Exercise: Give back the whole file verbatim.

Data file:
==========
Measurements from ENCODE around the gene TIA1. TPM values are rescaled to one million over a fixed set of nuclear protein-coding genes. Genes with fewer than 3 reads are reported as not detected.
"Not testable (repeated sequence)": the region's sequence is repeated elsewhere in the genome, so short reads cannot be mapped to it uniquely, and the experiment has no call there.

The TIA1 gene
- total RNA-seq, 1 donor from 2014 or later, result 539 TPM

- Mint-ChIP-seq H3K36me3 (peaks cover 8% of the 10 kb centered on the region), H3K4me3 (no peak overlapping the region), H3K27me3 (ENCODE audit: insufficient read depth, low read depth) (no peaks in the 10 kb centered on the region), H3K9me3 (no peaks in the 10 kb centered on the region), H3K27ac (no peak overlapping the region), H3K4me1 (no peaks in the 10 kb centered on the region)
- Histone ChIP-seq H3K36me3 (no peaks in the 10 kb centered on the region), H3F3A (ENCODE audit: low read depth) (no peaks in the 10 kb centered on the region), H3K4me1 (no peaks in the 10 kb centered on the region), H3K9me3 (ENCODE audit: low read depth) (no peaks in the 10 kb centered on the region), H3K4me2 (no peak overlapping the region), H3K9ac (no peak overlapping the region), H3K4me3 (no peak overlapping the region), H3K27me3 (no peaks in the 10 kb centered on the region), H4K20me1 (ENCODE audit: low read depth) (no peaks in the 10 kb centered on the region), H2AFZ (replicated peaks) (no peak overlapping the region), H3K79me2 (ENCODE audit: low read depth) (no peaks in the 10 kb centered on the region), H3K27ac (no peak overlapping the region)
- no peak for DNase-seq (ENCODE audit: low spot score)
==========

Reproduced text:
Measurements from ENCODE around the gene TIA1. TPM values are rescaled to one million over a fixed set of nuclear protein-coding genes. Genes with fewer than 3 reads are reported as not detected.
"Not testable (repeated sequence)": the region's sequence is repeated elsewhere in the genome, so short reads cannot be mapped to it uniquely, and the experiment has no call there.

The TIA1 gene
- total RNA-seq, 1 donor from 2014 or later, result 539 TPM

- Mint-ChIP-seq H3K36me3 (peaks cover 8% of the 10 kb centered on the region), H3K4me3 (no peak overlapping the region), H3K27me3 (ENCODE audit: insufficient read depth, low read depth) (no peaks in the 10 kb centered on the region), H3K9me3 (no peaks in the 10 kb centered on the region), H3K27ac (no peak overlapping the region), H3K4me1 (no peaks in the 10 kb centered on the region)
- Histone ChIP-seq H3K36me3 (no peaks in the 10 kb centered on the region), H3F3A (ENCODE audit: low read depth) (no peaks in the 10 kb centered on the region), H3K4me1 (no peaks in the 10 kb centered on the region), H3K9me3 (ENCODE audit: low read depth) (no peaks in the 10 kb centered on the region), H3K4me2 (no peak overlapping the region), H3K9ac (no peak overlapping the region), H3K4me3 (no peak overlapping the region), H3K27me3 (no peaks in the 10 kb centered on the region), H4K20me1 (ENCODE audit: low read depth) (no peaks in the 10 kb centered on the region), H2AFZ (replicated peaks) (no peak overlapping the region), H3K79me2 (ENCODE audit: low read depth) (no peaks in the 10 kb centered on the region), H3K27ac (no peak overlapping the region)
- no peak for DNase-seq (ENCODE audit: low spot score)